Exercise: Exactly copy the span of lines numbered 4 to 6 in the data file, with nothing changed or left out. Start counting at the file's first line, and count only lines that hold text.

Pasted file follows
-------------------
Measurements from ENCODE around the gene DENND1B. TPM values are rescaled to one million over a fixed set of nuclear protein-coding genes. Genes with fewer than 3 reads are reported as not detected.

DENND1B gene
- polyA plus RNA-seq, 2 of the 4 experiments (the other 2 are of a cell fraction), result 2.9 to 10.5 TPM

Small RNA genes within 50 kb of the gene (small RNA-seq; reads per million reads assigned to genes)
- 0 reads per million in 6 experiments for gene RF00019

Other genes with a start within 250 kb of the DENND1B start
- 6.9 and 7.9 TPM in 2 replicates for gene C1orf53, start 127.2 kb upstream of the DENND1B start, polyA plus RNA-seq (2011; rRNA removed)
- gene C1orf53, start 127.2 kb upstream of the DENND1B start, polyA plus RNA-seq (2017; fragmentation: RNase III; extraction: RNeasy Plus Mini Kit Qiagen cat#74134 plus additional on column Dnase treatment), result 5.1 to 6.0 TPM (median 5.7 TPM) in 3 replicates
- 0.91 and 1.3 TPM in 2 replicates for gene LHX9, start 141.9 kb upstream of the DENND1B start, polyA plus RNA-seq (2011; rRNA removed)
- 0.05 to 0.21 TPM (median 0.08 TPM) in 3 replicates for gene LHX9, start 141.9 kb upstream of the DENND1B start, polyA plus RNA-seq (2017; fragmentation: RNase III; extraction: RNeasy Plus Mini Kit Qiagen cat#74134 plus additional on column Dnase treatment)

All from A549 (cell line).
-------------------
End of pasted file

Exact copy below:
Small RNA genes within 50 kb of the gene (small RNA-seq; reads per million reads assigned to genes)
- 0 reads per million in 6 experiments for gene RF00019

Other genes with a start within 250 kb of the DENND1B start